Ensuring your puppy gets enough – but not too much – exercise is just as important to her health as feeding her a high-quality puppy food. When your puppy plays, chases a ball or goes for a walk, she’s developing co-ordination as well as obedience (if you’re pairing her playtime with positive reinforcement) and developing her lean muscle and bones. What’s also going on in her brain is the very necessary mental stimulation that boosts her confidence and satisfies her emotional needs.

While it is very necessary to encourage puppies to play, large breed puppies should not be over-exercised before their bodies have had enough time to develop. Play that is too impactful – such as jumping or running on hard surfaces – can damage their rapidly developing joints and have long-term health implications. Ask the vet for advice on how much exercise your new puppy should be getting, and gradually increase it as she gets older.

Step 4: Puppy routine

We cannot emphasise enough the value of getting your puppy into a daily routine from the very beginning. This will help to speed up the success of her house-training, but there are other long-term benefits of introducing a routine. Make sure that you feed her at the same time every day, go for a walk at more or less the same time, nap, play and train at the same time, etc. This way, her day becomes predictable and she will have no anxiety about when next she will feed or play or go outside. A daily routine – even when you need to leave her by herself when you go out for a little while – instils confidence and reduces the likelihood of separation anxiety. She can relax when she can identify the structure of her activities throughout the day.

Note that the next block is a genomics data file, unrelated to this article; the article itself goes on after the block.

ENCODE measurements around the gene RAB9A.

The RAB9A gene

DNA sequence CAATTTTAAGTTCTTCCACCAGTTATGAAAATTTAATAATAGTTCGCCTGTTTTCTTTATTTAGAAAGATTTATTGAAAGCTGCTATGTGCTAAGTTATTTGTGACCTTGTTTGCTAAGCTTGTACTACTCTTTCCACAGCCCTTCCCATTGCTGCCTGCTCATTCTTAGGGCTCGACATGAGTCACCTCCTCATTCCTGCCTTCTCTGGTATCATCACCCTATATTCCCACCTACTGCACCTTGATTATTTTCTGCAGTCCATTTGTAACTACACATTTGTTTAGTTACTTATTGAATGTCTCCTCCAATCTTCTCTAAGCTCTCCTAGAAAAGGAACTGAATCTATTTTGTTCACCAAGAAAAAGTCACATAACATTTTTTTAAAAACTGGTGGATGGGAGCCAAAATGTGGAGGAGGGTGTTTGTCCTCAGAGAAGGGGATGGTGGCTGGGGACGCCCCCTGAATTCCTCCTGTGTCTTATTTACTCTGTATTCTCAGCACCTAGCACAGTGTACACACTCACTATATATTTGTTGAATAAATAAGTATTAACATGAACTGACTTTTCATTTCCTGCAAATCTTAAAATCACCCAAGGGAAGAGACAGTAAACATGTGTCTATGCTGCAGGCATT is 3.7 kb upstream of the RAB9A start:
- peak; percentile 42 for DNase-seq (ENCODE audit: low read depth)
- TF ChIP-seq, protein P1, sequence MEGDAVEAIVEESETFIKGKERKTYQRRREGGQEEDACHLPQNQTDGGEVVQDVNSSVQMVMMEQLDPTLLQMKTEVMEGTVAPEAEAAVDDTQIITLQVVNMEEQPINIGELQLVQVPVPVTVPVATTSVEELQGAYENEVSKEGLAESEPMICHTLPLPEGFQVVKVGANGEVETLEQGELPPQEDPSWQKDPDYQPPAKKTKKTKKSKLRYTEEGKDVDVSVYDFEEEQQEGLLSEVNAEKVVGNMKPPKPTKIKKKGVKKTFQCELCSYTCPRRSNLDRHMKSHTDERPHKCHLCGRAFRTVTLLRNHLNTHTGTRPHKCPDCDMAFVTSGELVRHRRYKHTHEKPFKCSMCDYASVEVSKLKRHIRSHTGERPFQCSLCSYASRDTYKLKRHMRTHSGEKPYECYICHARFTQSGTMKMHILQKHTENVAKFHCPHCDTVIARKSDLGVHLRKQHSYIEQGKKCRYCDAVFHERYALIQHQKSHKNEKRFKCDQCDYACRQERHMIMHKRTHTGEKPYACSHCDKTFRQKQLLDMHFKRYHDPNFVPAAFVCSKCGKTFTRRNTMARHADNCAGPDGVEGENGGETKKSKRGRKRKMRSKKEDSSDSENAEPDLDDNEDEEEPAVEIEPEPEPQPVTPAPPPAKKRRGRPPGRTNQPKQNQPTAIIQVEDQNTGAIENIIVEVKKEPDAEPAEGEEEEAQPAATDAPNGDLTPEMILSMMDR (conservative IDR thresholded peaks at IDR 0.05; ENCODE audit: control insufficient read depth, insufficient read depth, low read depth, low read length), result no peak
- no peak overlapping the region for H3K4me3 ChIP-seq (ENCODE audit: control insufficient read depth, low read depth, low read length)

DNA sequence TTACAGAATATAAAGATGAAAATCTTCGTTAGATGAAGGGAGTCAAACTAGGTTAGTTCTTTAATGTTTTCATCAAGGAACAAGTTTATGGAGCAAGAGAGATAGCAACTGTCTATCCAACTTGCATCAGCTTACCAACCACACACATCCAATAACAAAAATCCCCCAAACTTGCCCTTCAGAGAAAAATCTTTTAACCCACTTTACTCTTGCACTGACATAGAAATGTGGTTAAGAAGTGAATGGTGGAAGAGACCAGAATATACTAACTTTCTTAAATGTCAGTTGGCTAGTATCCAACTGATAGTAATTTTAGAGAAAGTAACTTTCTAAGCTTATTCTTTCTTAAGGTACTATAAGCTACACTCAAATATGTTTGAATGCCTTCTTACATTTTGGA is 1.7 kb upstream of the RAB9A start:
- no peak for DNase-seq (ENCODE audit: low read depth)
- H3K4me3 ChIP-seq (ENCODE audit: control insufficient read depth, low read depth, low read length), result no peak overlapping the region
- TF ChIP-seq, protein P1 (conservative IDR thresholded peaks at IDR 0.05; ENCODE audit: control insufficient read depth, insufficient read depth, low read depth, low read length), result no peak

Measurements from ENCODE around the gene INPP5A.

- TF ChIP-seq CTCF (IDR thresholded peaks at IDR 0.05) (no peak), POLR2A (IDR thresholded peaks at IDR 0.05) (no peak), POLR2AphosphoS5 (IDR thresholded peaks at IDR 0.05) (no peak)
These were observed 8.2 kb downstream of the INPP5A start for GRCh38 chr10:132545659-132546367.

Step 5: Puppy reality check

Introducing a puppy into your lifestyle can certainly make things more exciting and dynamic, especially when you consider the 15-year commitment that your new squishy will grow into. Here is your new best friend with amazing potential – your life is about to change for the better! However, puppies come with huge demands on your time, your adaptability, and your budget. Adopting a new puppy can be expensive, especially when you consider all of the up-front costs – nevermind the annual vet check-ups, monthly food and treat expenses, beds, toys, puppy school and all of the things you perhaps don’t want to think of when entranced by that sweet face!

Life is unpredictable, which is why we strongly recommend, firstly, puppy-proofing your home, but also taking out puppy health insurance – to make sure your new pet is covered for any medical emergencies or diseases. Some pet health insurance policies cover your everyday vet bills as well, so make sure you take out cover that reflects your new puppy’s needs.

Puppy health checklist

Can you check all of these boxes in terms of your puppy’s health?

  • excellent puppy nutrition
  • exercise routine
  • treats and toys
  • puppy supplements
  • grooming tools
  • dental care products
  • ear health products
  • tick, flea & worm medication
  • vaccinations
  • microchipping
  • sterilisation
  • pet health insurance

Every pet hero needs a little help, advice and assistance along the way. A product special or promotion is also nothing to sneeze at. Find everything you need to adopt, raise and care for your new furry friend, right here at Pet Hero.